As the resident Adam Reed fanatic on staff—with four seasons’ worth of Archer reviews under my belt to prove it—I’ve probably spent as much time indulging in the asinine, chaotic, delightful rhythms of Reed’s writing style as anyone on this planet could reasonably expect. And while I love Archer dearly, the bulk of that time actually comes from another source: Reed and Matt Thompson’s old, and best, Adult Swim show, Frisky Dingo. (And yes, I know: Don’t at me, Sealab 2021 folks.) For many years, Frisky—an ostensible parody of superheroes that spends a disproportionate amount of its running time on arguments about the minutiae of HR squabbles—was my go-to stress relief show, something I could throw on in the background and chuckle along to while playing video games, or otherwise idly wasting a day of my precious life. As such, its various intentionally dumb catchphrases—“Boosh,” of course, and the always-relevant “What the hell, damn guy?”—will be burnt into my brain until the day that I, too, am devoured by an evil kaiju-sized ant baby. But it’s also a show designed for a younger, more cynical version of the person I am now, one who can get more laughter, and less anxiety, out of awful, random things happening to awful, random people. I still love it, and always will. But after at least 50 full watches of the damn thing over the course of my lifetime, I don’t know that I’ll ever view it all the way through again.
I’m guilty of this for a lot of video games, to the point where I had to force myself to go back to Breath Of The Wild to play its extra content even though I’d argue that it’s the best thing Nintendo has ever made, but one game that I definitely don’t see myself ever going back to is Red Dead Redemption 2. I loved every intermittently plodding second of Rockstar’s big cowboy sequel, whether I was shooting bandits or picking flowers, and I’d probably have fun if I went back to finish some extra missions or create my own cowboy hero in the online multiplayer mode. Unfortunately, I spent so much time experiencing everything I possibly could from the main story that I think going back without that hook—i.e., just playing it as a game—would feel empty. I could always replay the story, but it is so long, and some of it moves so slow that it wouldn’t have the same impact now that I know where it all ends up.
Here’s a rundown of nearly every Thursday night during my last two years at college: Bake a frozen pizza, eat half of the pizza, meet up with friends, drink two 40s, eat the rest of the frozen pizza, go to bed. And in the second of those two years, somewhere after the first 40 and before the other half of the pizza, there was dancing. It was a weekly ritual with its own internal rituals, including someone inevitably grabbing the iPod and playing “Whoo! Alright! Yeah… Uh-huh!” by The Rapture. Why “Whoo! Alright! Yeah… Uh-huh!”? Why not the dance-punk act’s undisputed classic, “House Of Jealous Lovers”? It was all about the call and response in the bridge: “People don’t dance no more / They just stand there like this / They cross their arms and stare you down / And drink and moan and diss.” We weren’t those jaded assholes! We were dancing! And though I’d always wish we were dancing to the clearly superior “House Of Jealous Lovers”—which also climaxes in a call and response!—I was still happy to give myself over to the slippery groove of “Whoo! Alright! Yeah… Uh-huh!” To hear it now, however, is to feel the arid haze of hangovers past and the aching of a body that can no longer metabolize 80 ounces of beer and a whole pizza in a single night (and probably never should’ve in the first place). In retrospect, maybe it’s better we didn’t drive “House Of Jealous Lovers” into the ground.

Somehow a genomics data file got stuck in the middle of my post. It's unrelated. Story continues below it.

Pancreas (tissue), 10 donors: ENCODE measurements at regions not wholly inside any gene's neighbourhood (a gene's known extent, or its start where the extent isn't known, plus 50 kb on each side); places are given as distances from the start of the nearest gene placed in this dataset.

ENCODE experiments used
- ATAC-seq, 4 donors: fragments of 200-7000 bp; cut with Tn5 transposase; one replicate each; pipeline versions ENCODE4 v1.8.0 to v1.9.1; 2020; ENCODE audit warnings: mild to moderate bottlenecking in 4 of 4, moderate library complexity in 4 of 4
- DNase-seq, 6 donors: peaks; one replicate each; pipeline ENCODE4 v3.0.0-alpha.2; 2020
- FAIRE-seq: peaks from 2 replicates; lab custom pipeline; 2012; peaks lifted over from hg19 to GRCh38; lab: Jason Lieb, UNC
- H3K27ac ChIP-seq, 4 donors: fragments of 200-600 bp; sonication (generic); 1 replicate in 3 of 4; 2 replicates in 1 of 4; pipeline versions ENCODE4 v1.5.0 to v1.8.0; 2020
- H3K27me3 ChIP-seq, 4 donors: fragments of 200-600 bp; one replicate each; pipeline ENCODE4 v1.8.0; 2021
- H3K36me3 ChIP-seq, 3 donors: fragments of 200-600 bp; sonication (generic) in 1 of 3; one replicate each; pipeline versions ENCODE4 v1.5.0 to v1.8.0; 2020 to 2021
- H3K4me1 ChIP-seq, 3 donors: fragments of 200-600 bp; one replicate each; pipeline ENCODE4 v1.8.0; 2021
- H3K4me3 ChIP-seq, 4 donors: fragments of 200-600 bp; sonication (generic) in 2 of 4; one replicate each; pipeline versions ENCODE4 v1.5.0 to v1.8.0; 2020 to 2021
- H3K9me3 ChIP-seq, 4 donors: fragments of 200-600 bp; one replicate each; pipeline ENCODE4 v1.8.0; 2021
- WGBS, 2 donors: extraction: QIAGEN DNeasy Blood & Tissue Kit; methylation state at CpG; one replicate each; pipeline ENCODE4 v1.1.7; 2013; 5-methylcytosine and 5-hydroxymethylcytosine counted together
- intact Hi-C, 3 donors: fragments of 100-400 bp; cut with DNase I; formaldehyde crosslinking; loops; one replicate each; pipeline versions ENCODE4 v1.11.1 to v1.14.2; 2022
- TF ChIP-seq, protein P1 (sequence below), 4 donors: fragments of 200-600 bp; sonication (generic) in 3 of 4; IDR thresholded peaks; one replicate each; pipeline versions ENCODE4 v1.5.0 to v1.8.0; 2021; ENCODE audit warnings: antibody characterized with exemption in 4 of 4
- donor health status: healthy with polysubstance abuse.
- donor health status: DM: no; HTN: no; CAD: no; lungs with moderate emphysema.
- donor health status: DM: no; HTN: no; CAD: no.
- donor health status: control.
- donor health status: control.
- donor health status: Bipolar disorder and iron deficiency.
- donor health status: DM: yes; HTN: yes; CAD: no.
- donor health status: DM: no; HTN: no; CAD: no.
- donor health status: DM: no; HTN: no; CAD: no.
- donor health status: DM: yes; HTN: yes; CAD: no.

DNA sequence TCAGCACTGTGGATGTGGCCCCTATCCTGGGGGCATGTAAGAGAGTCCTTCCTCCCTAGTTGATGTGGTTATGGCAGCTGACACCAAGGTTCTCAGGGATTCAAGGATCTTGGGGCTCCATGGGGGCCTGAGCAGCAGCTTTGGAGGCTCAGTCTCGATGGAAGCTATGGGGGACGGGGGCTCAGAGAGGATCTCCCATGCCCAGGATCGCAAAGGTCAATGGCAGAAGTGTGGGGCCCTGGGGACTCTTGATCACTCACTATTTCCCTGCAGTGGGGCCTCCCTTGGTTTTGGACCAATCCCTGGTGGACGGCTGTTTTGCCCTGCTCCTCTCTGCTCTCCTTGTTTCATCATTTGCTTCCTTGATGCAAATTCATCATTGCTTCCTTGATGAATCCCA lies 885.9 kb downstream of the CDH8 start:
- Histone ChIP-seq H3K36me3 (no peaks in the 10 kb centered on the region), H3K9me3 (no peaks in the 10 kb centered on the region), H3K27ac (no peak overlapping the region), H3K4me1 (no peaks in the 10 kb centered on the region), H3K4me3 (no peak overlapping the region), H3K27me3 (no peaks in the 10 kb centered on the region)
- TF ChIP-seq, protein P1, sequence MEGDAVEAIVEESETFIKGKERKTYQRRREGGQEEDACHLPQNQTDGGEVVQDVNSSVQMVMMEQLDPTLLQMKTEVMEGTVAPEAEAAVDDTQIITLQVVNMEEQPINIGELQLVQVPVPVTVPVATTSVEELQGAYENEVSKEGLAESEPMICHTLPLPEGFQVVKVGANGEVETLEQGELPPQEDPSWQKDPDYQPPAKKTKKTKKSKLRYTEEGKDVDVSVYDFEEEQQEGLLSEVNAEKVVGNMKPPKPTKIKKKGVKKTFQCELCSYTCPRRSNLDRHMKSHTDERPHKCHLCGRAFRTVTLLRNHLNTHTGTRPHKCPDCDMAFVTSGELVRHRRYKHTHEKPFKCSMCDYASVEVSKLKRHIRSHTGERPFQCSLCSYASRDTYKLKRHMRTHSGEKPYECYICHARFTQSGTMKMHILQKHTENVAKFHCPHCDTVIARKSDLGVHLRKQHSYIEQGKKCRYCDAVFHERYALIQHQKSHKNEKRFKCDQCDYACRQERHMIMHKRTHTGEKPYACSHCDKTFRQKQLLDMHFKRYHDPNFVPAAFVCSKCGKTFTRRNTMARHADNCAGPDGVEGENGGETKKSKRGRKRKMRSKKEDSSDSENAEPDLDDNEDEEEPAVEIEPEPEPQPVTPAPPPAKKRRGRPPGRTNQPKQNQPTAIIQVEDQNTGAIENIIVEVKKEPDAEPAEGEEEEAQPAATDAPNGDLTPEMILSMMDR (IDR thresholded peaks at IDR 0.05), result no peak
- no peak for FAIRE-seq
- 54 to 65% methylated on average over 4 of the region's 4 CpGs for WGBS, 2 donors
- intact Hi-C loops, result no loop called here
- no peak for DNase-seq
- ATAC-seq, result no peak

Maybe it’s strange to say that you’re burnt out on an entire genre of entertainment, but I just don’t follow comedy, particularly stand-up comedy, nearly as closely as I used to. It’s a pretty common experience for a long-term Chicagoan to see the people you used to watch do bits for five people in a dingy dive bar move out to L.A. to pursue their comedy dreams. And not being a comedian myself, I have fallen out of touch with a lot of the friends who got me into that scene and have since moved away. There is a fun side effect to drifting away from a period in your life when you drank way too much Old Style on weeknights, though, and that’s getting an occasional PR email announcing that an old friend finally scored the Comedy Central special they’ve been dreaming about for years. That feels really good—as does not having to wear sunglasses to work nearly as often as you used to because your head is pounding.
Whether I have immersed myself in its iterations to the point of drowning or have simply outgrown it, I think I’ve officially reached the end of the road with Rent. The rebellious spirit of Jonathan Larson’s groundbreaking (and, tragically, final) work spoke to me as a budding theater devotee, and like many of my peers, I studied the music intensely. I very desperately wanted to dance on a table and belt “La Vie Boheme” in front of an enraptured crowd, or take on the establishment with an overwrought performance of “Over The Moon.” (Spoiler alert: I have yet to accomplish either dream.) In college, my friend Jordan and I would pop by the theater to see the fairly panned, but totally fun film adaptation whenever we needed a pick-me-up. (Another spoiler: We would need a total of five pick-me-ups.) But as I struggled to watch Fox’s live television event, I realized that the person I am now has zero connection to the story that once inspired defiance. I can never turn my back on its legacy, or the many reasons as to why it resonates across multiple generations, but I’ve reached my threshold for the wailing guitar riffs and my sloppy renditions of “Tango: Maureen.”